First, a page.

4. Freight All Kinds (FAK). Freight all kinds is an arrangement between the client and the carrier that enables multiple products with different classes to be shipped and billed at the same freight class. For example, a client that ships multiple commodities ranging from 50 to 100 could negotiate an FAK with the carrier to rate all items at class 70. This can be a source of significant savings for clients by reducing the amount paid on higher class shipments.
  5. Weight. Rates are structured so that the more a shipment weights, the less you pay per hundred pounds. As the weight of the LTL shipment increases and approaches the lowest weight in the next heaviest weight group, it will be rated at the lowest weight category and rate in that weight group.
  6. Classification of Freight. Every piece of freight has a classification within the LTL world. Classes are published by National Motor Freight Classification (NMFC). NMFC has established 18 different classes ranging from 50 to 500. The class is determined by product density, value, stow-ability, handling and liability. Lower classes represent very dense freight that is difficult to damage and is easy to handle. Lower classes have lower rates. Conversely, higher classes represent lighter / less dense freight that typically takes up more space. The higher the class, the higher the rate will be. For additional information on freight classification see our post – 4 Characteristics that Determine Your LTL Freight Class.
  7. Accessorials. Accessorial charges stem from extra services performed by the carrier that goes beyond the typical dock to dock / business to business pick up and deliveries. Common examples of these charges are lift gate service, residential pickup or delivery, limited access locations (i.e. jails, prisons, churches, schools, storage units) and inside delivery. Accessorial charges can be negotiated to a flat rate or even waived altogether. A fuel surcharge is the most common accessorial as it’s typically factored in on every shipment.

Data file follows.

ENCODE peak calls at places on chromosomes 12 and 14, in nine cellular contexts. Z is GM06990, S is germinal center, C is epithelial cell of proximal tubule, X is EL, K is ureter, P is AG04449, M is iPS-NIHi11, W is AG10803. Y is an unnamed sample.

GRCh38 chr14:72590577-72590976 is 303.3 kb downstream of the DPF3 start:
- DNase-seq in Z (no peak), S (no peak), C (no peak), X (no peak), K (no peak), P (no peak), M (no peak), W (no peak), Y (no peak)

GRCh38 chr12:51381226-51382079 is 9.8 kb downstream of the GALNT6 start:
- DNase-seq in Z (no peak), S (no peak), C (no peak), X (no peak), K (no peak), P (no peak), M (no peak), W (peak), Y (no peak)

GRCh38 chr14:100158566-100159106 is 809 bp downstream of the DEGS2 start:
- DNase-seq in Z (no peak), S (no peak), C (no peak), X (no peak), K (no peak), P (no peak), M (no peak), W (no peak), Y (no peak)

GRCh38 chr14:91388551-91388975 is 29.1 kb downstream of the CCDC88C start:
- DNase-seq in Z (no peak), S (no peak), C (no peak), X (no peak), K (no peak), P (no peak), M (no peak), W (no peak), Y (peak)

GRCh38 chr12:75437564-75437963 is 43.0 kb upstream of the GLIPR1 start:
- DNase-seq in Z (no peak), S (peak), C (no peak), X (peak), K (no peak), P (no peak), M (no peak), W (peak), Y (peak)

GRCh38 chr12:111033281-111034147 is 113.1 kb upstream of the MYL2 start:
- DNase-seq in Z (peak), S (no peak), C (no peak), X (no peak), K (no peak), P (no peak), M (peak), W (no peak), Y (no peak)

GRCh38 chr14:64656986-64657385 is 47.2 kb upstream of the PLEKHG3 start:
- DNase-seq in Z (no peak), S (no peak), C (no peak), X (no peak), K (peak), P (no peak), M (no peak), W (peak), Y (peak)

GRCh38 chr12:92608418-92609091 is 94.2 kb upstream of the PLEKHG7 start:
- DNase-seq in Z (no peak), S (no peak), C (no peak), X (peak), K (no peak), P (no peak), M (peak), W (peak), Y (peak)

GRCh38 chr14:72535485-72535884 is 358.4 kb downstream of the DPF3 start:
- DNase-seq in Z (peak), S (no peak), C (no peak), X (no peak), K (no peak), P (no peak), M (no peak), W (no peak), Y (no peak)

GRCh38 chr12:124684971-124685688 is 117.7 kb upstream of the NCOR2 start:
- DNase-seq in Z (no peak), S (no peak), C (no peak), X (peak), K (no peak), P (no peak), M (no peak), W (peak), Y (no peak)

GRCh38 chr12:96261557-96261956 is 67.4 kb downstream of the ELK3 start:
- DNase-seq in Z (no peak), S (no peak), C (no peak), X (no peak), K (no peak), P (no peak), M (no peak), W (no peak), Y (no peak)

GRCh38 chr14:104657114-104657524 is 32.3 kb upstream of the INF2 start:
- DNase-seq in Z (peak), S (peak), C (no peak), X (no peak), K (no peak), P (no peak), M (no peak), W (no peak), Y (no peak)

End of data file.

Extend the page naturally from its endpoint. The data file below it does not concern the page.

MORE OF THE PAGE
If you lack the specifics of your freight as it relates to the above information, it could lead to a 25-40% increase in your freight charge. Fortunately, the unnecessary costs are avoidable. Getting to know these 7 characteristics of an LTL freight rate will help you control costs.

What do you think? Are there any other factors that affect LTL pricing? Leave your comments below!

5 Ways to Drive LTL Freight Savings

Many companies today are working in an environment of fierce competition and razor sharp profit margins.  What separates the top performing companies from the rest of the pack is how well they are able to adhere to standard operating procedures and continue to improve upon those processes.  One example of this is how companies control the carrier selection decisions that are made by their suppliers and how these suppliers are being utilized.  When there are hundreds or even thousands of vendors to reign in, this can be a daunting task for many companies to manage.  How can companies ensure they optimize savings opportunities without experiencing a reduction in service levels?LTL Freight Savings

  1. Understand your supplier network:   Determine where your key suppliers are located and how often are they shipping product to your facilities.  Could shipment order quantities be increased to reduce the frequency of LTL shipments?  Reducing the frequency of shipments will reduce the occurrence of minimum charges and ultimately yield larger freight savings and lower cost per pound over the course of the year.